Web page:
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  • Drought frequency will probably increase under climate change, posing a potential risk to forests. Forest response is variable, but subsequent droughts generally have a negative impact at the tree and ecosystem scales, with systems dominated by conifers particularly vulnerable.

    • William R. L. Anderegg
    • Anna T. Trugman
    • John Shaw
  • Short-term extreme weather events such as hourly heat can negatively impact crop yields. US maize and soy yields are damaged by rare extreme hourly downpours, but benefit from more common heavy rainfall, indicating yields may benefit from increasing precipitation intensity under climate change.

    • Corey Lesk
    • Ethan Coffel
    • Radley Horton
  • Polar bear numbers are expected to decline as the sea ice they rely on to catch their prey declines with global warming. Projections show when fasts caused by declining sea ice are likely to lead to rapid recruitment and survival declines across the polar bear circumpolar range.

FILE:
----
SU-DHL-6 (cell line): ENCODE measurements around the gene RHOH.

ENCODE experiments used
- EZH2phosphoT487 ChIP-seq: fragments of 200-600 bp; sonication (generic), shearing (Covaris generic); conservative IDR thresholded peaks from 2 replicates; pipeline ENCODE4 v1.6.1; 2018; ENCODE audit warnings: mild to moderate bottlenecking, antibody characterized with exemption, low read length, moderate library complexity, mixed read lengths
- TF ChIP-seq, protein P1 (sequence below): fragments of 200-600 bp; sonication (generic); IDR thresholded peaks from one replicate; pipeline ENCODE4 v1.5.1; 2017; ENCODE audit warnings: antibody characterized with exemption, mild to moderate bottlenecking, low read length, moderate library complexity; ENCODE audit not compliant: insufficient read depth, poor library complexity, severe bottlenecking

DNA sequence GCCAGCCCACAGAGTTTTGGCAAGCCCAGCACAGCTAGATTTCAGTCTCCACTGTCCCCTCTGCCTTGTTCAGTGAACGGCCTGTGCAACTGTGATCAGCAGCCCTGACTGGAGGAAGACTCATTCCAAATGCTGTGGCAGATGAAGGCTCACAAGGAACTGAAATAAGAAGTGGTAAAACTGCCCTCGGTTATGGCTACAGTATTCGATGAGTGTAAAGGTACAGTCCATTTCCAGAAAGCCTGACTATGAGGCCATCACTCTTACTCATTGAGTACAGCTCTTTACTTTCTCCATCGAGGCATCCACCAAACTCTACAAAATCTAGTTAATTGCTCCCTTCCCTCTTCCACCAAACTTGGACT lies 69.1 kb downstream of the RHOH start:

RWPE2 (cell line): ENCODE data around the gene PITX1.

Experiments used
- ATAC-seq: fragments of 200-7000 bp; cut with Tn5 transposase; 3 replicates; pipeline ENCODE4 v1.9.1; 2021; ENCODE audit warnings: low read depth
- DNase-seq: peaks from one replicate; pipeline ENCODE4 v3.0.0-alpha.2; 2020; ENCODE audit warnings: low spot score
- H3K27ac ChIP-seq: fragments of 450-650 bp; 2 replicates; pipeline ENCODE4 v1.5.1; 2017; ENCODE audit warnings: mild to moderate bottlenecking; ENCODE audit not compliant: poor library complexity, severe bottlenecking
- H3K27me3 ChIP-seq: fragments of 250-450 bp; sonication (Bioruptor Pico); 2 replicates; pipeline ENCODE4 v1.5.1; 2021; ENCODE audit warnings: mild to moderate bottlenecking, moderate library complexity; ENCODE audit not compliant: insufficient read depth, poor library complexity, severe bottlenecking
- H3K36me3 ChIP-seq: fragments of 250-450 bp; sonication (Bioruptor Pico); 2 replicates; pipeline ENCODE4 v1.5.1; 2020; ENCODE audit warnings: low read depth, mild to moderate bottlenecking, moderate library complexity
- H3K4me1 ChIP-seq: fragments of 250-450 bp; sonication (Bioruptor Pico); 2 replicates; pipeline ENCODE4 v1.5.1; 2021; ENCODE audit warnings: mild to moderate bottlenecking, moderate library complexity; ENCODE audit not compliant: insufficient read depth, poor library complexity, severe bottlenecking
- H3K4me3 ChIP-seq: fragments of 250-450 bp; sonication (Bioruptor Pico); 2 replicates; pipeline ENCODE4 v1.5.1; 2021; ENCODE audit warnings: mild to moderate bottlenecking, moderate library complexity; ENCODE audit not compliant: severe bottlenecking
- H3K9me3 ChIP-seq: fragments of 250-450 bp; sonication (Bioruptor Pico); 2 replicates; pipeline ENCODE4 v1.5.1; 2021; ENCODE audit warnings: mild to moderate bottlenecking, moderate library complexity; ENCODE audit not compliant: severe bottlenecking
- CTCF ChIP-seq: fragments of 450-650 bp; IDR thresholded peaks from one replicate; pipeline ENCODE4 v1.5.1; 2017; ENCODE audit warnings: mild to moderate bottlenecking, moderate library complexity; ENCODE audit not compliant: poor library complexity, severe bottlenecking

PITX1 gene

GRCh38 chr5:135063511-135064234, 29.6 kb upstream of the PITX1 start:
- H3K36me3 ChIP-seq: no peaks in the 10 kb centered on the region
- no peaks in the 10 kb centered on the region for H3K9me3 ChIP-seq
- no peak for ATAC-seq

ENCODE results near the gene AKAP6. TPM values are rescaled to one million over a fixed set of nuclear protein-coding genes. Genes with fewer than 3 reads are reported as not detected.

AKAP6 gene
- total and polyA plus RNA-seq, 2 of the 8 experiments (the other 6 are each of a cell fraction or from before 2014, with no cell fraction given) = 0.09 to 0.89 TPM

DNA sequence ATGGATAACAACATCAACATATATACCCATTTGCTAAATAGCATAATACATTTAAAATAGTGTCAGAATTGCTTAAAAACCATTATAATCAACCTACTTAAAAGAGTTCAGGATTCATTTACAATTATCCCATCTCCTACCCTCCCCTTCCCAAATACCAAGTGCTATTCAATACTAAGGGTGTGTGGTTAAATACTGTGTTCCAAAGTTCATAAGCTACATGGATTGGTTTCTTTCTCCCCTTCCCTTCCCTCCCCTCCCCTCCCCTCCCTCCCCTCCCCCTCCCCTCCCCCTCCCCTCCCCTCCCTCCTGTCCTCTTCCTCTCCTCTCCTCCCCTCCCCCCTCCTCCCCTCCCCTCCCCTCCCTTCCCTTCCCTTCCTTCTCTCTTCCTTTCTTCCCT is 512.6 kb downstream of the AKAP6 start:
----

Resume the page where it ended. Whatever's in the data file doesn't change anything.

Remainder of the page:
• Péter K. Molnár
    • Cecilia M. Bitz
    • Steven C. Amstrup
  • Phenological shifts due to warming extend the growing season for plants, with implications for ecosystem productivity. Carbon uptake through photosynthesis is limited by radiation, particularly in autumn, which explains contrasting regional responses of autumn carbon uptake to rising temperatures.

    • Yao Zhang
    • Róisín Commane
    • Pierre Gentine
  • Large-scale mechanisms causing regional drying are not well understood. Models and observational data reveal that human-caused changes in GHGs and aerosols led to detectable global and hemispheric signals in the joint behaviour of precipitation, temperature and aridity since the 1950s.

    • Céline J. W. Bonfils
    • Benjamin D. Santer
    • Susan R. H. Zimmerman
  • The United States experienced two of its hottest recorded summers in 1934 and 1936, amplified by drier soils associated with the Dust Bowl drought. A large regional climate model ensemble estimates present-day GHGs would cause similarly extreme, 1-in-100-year heatwaves to occur about every 40 years.